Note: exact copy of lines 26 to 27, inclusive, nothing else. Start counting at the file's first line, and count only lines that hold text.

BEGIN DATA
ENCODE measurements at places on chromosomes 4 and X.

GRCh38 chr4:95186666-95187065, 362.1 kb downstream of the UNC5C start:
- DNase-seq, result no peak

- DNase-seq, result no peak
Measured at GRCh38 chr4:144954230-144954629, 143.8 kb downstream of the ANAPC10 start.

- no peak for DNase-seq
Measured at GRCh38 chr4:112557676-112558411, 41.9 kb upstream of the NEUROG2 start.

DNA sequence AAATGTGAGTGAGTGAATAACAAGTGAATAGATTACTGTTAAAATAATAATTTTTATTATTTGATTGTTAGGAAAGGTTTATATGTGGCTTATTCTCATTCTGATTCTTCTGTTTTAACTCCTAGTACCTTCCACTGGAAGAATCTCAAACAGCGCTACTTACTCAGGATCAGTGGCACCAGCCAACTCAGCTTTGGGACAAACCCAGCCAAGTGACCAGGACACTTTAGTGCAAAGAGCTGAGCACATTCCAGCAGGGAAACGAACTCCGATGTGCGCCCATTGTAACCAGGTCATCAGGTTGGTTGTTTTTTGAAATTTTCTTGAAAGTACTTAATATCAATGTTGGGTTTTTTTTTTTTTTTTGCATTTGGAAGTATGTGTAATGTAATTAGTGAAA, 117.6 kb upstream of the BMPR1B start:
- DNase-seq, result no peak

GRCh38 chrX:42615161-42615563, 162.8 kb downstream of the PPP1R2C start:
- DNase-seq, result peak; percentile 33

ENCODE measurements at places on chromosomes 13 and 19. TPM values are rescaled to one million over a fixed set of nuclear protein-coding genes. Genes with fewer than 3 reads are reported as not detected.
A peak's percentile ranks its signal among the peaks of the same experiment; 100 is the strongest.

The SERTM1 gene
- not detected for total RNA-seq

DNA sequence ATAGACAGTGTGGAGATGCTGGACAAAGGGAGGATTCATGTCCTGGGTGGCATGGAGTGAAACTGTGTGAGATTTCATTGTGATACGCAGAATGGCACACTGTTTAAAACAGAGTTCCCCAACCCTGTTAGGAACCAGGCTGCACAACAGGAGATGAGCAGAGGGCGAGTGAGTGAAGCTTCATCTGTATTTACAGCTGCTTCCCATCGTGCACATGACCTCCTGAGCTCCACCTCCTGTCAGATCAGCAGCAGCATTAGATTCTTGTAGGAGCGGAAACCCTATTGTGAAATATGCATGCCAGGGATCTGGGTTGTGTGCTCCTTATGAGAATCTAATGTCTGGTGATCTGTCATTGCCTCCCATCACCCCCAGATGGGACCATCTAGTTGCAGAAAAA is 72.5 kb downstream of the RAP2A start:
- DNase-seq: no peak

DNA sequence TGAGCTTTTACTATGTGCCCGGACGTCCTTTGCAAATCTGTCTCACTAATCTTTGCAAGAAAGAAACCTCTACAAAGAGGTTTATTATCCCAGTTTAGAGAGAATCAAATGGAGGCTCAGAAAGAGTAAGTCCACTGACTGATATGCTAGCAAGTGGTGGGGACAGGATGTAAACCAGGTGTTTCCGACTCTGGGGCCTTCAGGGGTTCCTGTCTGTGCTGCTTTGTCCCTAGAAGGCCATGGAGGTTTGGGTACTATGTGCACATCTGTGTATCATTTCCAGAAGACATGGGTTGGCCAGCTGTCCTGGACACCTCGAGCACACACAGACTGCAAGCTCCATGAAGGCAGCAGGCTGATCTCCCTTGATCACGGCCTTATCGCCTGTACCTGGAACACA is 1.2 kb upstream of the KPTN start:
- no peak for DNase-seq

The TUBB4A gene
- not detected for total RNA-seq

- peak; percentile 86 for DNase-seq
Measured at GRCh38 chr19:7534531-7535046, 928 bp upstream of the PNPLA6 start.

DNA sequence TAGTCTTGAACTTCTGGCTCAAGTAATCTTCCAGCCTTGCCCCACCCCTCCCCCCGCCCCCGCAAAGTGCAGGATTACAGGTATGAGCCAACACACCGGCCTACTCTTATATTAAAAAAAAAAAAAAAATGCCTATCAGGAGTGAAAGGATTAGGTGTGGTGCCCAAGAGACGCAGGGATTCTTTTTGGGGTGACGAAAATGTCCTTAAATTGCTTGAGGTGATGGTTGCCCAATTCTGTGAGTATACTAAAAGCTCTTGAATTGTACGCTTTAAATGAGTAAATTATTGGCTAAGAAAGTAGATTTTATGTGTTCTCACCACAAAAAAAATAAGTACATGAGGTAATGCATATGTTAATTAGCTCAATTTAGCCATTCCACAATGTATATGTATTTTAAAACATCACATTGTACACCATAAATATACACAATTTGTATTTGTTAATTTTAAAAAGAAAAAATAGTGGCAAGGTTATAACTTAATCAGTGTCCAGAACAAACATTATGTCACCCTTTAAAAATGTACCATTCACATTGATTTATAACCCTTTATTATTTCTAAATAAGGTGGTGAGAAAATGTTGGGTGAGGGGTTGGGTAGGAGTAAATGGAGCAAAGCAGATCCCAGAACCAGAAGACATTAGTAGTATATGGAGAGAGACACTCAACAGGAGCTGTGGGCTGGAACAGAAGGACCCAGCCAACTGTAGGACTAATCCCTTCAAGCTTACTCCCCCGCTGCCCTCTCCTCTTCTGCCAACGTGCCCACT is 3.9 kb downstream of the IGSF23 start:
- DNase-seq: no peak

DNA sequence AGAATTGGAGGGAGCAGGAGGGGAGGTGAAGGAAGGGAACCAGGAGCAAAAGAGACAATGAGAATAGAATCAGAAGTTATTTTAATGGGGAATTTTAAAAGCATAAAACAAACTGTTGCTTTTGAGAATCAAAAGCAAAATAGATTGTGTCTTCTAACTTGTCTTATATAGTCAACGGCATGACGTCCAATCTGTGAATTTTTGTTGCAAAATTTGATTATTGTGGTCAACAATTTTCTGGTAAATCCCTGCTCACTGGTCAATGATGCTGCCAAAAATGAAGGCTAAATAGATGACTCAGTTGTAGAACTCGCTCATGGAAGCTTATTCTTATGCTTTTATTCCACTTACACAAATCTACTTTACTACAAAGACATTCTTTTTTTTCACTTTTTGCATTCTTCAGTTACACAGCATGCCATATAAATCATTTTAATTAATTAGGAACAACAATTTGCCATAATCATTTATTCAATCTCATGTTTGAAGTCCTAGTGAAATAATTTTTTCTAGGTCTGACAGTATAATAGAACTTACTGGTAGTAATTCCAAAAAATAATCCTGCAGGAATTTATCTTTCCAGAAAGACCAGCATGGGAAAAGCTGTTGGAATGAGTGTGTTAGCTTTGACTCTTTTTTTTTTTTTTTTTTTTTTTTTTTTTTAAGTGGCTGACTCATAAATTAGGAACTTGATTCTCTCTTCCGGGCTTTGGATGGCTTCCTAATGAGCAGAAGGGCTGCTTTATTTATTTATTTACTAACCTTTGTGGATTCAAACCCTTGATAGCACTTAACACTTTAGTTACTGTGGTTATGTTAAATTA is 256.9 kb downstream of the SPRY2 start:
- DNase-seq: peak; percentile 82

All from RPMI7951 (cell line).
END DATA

DNA sequence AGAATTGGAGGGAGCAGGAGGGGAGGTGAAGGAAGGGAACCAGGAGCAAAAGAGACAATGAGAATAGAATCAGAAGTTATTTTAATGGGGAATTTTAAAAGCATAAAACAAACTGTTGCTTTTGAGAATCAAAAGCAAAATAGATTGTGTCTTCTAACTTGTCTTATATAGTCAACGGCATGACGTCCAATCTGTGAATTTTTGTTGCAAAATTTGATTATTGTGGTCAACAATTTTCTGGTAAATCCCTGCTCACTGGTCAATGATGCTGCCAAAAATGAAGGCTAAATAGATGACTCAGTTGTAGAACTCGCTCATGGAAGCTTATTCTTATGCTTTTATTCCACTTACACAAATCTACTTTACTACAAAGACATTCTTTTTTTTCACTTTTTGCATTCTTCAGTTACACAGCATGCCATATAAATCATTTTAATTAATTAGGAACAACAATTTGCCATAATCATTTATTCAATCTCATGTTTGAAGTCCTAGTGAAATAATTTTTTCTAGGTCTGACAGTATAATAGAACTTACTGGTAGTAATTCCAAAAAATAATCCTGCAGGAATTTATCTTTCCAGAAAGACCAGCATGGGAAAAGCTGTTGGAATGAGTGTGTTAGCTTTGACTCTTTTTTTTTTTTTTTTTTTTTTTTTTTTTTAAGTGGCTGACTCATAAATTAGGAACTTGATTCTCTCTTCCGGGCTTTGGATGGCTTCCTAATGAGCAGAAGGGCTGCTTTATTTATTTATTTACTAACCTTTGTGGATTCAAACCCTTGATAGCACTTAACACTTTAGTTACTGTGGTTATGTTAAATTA is 256.9 kb downstream of the SPRY2 start:
- DNase-seq: peak; percentile 82